of space will be F U L L of salt.
An ancient practice in time of war was salting the earth: scattering it around defeated cities to prevent plant growth. I promise I won’t do this. I’ll be very careful to not spill any salt in the beautiful museum butterfly gardens. But this shows it can work. Salt can be used to win a war. I will wage my war on COVID. Salt is my weapon of choice.
Salt is powerful. I can use it to be powerful. I can be powerful. I don’t need to sit and wait I can be active. I can protect this museum.
Granted it’s a big task. A giant industrial site. Best get Alan to help. He’s a lovely man, very kind and helpful. He is my boyfriend, best friend and now lockdown buddy. We can get this done together. We’ll go on a road trip to the Lion Salt Works. We live in Brighton. It’s bloody miles away. HURRAH. I need to get out, explore, GO SOMEWHERE NEW. Go somewhere far away and different from here. The Lion Salt Works is in the village of Marston, close to Northwich. I’ve had a wee google and the landscape is glorious. It’s right next to the Trent and Mersey Canal, and there’s the giant Northwich Woodlands and wider Weaver Valley to explore. I am desperate to explore.
OK, so a road trip. I cannot wait. We’ll load up our camper van with lots of tins of boiled sweets for the journey and a playlist for the stereo. Alan’s got a ladder, a proper drill and I’ve got a Dremel (to be fair it’s not a real Dremel as they are too spendy but it’s still quite good.) Once we get there we’ll need a quick nap and a snack break. We’ve both got very big thermos flasks and an enviable joint Tupperware collection so I’ll be sure that we’re fully stocked. The first job will be to make sure that all the doors and windows are properly closed, then we can start, we’ll use our ladder to climb on top of the museum roof.
We need to drill lots and lots and lots and lots of tiny holes in the roofs of all the buildings, machinery and equipment. We must remember to bring our coats in case it rains, but it’s been so lovely recently, we mustn’t forget our sunglasses and of course suncream, we’ll be very exposed up on that roof. After the drilling is all finished we will pour salt into every single hole we’ve made. We’ll need LOTS of salt. Too much to fit in the van. We’d never make it up the hills with all that weight. No bother. Me and Alan will bring the Lion Salt Works back to life. At peak production the Lion Salt Works made 3 million tonnes of salt per year, so we’re golden! We can make all the salt we’ll need. I’ve learned all about how they made salt there. It was very hard work. I am very determined. I can do hard things.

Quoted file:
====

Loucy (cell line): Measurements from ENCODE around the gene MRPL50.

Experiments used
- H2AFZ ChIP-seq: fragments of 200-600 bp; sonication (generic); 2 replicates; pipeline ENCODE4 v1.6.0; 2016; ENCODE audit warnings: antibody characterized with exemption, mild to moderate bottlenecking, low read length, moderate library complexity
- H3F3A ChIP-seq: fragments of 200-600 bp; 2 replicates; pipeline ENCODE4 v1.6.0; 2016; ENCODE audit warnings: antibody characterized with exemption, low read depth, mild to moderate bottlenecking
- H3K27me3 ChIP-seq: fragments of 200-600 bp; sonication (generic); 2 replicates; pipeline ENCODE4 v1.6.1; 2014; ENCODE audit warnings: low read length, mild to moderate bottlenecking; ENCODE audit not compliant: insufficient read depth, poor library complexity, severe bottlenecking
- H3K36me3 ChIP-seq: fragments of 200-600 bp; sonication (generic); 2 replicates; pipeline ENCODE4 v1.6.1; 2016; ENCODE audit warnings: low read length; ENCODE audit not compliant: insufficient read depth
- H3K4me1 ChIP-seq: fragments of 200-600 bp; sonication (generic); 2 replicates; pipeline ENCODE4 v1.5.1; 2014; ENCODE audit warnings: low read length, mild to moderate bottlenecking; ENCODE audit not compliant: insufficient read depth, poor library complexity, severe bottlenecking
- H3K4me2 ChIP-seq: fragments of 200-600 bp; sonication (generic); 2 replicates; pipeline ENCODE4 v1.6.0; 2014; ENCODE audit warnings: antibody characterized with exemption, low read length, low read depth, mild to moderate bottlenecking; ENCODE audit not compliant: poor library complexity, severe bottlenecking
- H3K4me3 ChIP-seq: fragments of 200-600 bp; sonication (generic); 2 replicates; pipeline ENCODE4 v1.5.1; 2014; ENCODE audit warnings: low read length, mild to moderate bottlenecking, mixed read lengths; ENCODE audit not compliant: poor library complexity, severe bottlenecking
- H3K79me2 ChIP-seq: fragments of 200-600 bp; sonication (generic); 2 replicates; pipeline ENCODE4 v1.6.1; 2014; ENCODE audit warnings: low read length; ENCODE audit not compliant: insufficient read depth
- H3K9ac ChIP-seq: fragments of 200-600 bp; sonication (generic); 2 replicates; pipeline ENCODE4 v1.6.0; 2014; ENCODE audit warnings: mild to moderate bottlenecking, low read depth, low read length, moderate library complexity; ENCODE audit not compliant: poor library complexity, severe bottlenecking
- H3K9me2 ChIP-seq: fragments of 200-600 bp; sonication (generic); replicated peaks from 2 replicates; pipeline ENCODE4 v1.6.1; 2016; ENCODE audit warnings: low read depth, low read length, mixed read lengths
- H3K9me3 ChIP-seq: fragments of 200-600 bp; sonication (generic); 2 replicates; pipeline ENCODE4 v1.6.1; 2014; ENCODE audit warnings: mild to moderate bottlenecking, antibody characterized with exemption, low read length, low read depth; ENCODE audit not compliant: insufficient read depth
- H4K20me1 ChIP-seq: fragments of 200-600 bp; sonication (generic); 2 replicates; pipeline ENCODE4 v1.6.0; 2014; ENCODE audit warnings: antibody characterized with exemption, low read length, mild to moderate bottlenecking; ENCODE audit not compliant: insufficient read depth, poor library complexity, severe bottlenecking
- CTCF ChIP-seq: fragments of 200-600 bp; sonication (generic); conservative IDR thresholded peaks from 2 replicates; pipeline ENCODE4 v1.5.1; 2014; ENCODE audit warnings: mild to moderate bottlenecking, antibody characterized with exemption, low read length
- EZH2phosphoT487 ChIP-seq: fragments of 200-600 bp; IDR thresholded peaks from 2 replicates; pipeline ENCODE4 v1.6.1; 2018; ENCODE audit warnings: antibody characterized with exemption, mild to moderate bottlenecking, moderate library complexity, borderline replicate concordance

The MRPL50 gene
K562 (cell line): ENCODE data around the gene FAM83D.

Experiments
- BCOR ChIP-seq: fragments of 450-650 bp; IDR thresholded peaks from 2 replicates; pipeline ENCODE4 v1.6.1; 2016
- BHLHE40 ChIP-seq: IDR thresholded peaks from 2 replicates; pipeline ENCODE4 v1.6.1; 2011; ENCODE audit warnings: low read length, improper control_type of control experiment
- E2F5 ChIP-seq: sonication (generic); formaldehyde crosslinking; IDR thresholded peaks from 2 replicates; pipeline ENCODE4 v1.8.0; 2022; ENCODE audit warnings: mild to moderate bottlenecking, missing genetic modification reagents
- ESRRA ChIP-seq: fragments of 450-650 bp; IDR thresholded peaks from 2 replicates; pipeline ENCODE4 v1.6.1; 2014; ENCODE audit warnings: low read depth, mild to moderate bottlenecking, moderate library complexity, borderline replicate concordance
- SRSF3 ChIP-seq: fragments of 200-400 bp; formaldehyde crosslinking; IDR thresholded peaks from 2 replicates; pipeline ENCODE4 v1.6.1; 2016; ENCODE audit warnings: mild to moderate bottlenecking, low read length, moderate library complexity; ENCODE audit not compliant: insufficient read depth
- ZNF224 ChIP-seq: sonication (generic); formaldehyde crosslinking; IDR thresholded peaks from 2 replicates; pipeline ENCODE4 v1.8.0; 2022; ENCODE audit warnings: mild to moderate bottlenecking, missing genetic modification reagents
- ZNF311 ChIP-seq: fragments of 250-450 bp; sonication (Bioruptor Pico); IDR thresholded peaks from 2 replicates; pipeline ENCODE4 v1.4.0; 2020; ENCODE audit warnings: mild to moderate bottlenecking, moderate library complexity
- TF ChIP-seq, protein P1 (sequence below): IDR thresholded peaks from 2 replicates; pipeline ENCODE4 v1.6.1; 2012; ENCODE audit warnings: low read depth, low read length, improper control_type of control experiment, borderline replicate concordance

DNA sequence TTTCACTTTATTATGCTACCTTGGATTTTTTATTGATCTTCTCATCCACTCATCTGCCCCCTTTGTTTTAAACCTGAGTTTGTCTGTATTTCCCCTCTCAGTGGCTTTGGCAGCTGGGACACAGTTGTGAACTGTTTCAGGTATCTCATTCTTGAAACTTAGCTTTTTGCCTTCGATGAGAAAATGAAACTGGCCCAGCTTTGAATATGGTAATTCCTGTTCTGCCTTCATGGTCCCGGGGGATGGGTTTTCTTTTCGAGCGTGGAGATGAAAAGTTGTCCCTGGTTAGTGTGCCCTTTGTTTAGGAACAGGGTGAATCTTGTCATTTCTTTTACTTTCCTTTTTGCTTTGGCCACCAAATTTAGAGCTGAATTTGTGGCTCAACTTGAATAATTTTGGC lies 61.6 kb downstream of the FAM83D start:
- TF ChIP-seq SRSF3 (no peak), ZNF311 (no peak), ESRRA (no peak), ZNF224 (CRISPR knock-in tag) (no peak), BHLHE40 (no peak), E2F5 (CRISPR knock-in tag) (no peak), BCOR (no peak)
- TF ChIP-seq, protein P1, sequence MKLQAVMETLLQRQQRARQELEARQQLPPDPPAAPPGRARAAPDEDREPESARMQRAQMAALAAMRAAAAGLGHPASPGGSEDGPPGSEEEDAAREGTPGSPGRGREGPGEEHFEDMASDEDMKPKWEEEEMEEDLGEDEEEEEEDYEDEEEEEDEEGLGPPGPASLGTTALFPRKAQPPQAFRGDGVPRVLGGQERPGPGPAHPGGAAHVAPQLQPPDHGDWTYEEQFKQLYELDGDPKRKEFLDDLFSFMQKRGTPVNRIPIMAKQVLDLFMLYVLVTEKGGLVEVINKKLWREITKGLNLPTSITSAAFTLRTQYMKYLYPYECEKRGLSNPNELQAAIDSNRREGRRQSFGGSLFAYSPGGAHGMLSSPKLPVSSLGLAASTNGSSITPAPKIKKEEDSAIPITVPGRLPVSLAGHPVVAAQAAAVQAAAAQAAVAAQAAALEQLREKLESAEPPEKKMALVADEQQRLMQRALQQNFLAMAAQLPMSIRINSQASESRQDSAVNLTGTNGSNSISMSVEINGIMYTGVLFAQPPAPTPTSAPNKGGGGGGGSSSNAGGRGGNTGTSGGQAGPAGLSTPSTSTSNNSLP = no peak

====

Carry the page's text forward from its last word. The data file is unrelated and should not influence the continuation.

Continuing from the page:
They only stopped making salt here in 1986. There must be lots of local people who worked there and could tell us how to get it going again. I think I’ve got the gist of it, but I’d like to check with someone who’s done it before. It’s called inland open-pan salt making. It’s very physical and very VERY hot. The geology in this area of Cheshire has preserved layers of salt beneath the ground and so The Lion Salt Works sunk brine shafts and pumped it out using wind and then later, steam-driven beam engines, This brine was redistributed to large pans and concentrated by the heat of a fire burning underneath. After about six hours the salt crystallises out of the brine solution and falls to the base of the pan, these are raked out and then more brine added and repeat, repeat, repeat repeat…
There’s lots of jobs to be done to make the salt and there’s only two of us so we’ll need to split up the tasks. I’m not worried about the ‘Pan-smith’ bit – the person who makes the salt-making pans. There’s bound to be loads of these already at the museum, so I reckon we can just borrow them. We don’t need a ‘Fireman’ either. He was in charge of the ‘common pans’ for coarser salt but the holes in the roof are too small for that anyway so we can ignore him.